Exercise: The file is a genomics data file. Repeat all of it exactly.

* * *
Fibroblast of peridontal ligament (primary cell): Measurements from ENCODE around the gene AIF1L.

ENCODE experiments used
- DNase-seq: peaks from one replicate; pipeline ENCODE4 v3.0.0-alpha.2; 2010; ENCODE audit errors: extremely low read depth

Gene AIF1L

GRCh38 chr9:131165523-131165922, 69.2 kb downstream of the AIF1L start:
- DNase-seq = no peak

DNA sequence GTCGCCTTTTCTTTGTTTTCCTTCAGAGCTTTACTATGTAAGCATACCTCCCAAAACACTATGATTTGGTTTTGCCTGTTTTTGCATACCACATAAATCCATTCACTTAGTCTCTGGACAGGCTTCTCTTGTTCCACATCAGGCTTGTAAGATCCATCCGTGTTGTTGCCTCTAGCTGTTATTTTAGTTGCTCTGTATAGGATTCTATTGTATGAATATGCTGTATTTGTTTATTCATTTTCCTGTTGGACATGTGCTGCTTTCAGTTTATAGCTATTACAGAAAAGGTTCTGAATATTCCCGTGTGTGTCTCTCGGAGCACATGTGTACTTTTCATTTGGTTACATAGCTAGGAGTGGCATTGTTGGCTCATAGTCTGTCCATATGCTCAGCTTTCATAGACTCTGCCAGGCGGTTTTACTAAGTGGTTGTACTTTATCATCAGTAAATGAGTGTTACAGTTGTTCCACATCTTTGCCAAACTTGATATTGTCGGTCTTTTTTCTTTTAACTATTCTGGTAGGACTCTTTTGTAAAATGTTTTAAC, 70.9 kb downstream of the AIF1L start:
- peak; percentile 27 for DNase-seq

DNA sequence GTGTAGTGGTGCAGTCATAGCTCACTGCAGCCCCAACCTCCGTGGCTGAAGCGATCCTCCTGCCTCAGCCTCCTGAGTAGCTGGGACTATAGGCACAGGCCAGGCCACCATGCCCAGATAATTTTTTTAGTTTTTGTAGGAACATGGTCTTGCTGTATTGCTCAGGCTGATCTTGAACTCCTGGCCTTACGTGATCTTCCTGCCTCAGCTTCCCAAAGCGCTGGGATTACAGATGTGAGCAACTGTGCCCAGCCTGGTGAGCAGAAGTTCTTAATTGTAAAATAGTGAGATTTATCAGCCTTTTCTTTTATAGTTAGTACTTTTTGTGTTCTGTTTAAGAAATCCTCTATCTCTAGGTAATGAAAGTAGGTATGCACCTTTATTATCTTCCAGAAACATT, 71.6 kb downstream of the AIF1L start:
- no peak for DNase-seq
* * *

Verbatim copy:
Fibroblast of peridontal ligament (primary cell): Measurements from ENCODE around the gene AIF1L.

ENCODE experiments used
- DNase-seq: peaks from one replicate; pipeline ENCODE4 v3.0.0-alpha.2; 2010; ENCODE audit errors: extremely low read depth

Gene AIF1L

GRCh38 chr9:131165523-131165922, 69.2 kb downstream of the AIF1L start:
- DNase-seq = no peak

DNA sequence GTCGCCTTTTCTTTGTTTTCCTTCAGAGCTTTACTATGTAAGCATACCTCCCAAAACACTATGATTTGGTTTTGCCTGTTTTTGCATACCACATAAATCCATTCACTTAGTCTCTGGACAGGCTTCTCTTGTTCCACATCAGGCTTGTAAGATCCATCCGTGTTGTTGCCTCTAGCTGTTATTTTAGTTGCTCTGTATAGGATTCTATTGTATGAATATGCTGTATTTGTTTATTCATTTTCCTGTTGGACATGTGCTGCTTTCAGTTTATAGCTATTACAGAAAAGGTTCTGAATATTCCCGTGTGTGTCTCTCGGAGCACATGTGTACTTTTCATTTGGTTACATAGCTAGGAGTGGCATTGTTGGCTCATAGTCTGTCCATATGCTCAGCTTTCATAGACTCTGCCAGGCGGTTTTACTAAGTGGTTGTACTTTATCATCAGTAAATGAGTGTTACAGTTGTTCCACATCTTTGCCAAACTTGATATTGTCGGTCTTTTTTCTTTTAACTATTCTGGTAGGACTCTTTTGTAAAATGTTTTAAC, 70.9 kb downstream of the AIF1L start:
- peak; percentile 27 for DNase-seq

DNA sequence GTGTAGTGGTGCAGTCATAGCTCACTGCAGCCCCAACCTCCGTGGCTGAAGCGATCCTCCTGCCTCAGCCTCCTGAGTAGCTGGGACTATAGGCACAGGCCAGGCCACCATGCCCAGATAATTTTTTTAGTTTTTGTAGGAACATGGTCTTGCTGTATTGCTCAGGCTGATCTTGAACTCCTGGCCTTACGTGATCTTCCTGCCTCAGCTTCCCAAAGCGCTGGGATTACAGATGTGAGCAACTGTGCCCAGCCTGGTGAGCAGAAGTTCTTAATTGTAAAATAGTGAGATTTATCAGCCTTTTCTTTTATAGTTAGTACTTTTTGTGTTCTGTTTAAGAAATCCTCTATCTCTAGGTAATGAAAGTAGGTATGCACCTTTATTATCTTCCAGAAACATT, 71.6 kb downstream of the AIF1L start:
- no peak for DNase-seq